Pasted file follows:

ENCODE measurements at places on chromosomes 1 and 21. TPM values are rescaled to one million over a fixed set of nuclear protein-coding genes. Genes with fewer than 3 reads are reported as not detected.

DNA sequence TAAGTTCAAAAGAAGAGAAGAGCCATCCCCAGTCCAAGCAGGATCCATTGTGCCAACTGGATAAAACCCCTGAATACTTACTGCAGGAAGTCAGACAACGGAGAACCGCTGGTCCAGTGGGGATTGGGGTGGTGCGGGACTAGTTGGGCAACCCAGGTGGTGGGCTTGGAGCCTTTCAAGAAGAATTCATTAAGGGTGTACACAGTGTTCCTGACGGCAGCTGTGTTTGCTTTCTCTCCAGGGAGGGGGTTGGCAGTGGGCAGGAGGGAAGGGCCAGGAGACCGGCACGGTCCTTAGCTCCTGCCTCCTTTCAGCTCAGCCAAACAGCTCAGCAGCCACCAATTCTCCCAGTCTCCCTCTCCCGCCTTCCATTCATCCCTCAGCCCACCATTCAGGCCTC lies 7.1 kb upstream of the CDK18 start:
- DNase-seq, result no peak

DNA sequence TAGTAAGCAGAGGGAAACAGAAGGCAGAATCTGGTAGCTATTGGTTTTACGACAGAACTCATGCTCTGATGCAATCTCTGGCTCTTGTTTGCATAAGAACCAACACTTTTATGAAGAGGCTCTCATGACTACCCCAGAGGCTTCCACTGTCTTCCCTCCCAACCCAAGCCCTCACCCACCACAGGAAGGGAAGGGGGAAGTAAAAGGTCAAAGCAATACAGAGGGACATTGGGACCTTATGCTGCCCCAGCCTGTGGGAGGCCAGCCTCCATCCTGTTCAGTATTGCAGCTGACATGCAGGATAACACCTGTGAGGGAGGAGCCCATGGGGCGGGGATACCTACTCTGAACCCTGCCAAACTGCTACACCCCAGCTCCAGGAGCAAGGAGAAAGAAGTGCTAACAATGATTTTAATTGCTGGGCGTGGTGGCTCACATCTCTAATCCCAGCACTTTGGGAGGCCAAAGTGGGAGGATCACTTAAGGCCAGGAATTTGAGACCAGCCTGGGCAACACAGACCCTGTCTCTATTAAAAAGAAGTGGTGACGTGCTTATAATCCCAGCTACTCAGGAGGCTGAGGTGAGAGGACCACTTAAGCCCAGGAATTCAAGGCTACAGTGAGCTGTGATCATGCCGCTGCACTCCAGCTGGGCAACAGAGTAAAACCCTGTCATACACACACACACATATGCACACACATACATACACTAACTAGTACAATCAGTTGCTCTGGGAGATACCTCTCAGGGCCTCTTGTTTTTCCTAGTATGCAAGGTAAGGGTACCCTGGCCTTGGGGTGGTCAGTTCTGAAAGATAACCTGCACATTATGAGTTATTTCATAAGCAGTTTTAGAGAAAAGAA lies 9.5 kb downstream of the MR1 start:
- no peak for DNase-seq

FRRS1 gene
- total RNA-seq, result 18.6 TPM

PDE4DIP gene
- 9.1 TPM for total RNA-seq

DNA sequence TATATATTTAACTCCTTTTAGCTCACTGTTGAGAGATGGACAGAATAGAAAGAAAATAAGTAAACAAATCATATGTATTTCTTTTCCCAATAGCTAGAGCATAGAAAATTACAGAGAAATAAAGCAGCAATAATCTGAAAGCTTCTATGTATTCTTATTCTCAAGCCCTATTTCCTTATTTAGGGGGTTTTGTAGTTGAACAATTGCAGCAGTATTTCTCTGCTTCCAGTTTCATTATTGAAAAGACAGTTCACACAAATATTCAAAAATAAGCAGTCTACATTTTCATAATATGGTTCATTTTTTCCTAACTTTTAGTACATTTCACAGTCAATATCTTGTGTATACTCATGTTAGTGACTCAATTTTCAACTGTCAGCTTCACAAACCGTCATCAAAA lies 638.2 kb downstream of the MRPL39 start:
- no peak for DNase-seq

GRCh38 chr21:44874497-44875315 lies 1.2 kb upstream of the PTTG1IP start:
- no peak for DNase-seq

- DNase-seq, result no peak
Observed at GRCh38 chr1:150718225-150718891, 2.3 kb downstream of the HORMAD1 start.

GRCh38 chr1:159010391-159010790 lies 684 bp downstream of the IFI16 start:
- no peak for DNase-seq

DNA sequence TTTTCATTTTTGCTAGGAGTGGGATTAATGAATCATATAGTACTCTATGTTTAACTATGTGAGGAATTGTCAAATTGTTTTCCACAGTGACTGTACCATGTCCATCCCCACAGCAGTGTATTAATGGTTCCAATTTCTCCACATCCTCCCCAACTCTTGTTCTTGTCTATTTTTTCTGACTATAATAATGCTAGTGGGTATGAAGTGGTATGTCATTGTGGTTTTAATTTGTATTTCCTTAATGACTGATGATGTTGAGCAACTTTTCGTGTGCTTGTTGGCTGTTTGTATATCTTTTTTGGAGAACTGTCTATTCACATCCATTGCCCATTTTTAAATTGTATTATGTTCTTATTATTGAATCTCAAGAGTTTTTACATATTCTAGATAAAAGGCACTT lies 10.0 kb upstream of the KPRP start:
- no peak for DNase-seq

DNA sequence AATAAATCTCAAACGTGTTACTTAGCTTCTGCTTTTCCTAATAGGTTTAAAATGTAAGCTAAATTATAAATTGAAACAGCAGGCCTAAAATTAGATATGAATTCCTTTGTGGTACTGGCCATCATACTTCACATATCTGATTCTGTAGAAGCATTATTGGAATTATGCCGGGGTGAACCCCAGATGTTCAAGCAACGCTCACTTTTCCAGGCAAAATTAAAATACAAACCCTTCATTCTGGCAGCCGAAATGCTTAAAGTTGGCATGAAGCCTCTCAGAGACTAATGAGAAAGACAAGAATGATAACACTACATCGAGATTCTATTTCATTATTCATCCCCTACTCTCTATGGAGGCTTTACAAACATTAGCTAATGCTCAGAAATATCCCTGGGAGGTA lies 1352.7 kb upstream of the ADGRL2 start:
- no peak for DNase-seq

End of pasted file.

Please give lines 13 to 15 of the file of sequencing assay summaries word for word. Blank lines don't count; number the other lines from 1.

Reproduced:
- no peak for DNase-seq

- DNase-seq, result no peak
Observed at GRCh38 chr1:150718225-150718891, 2.3 kb downstream of the HORMAD1 start.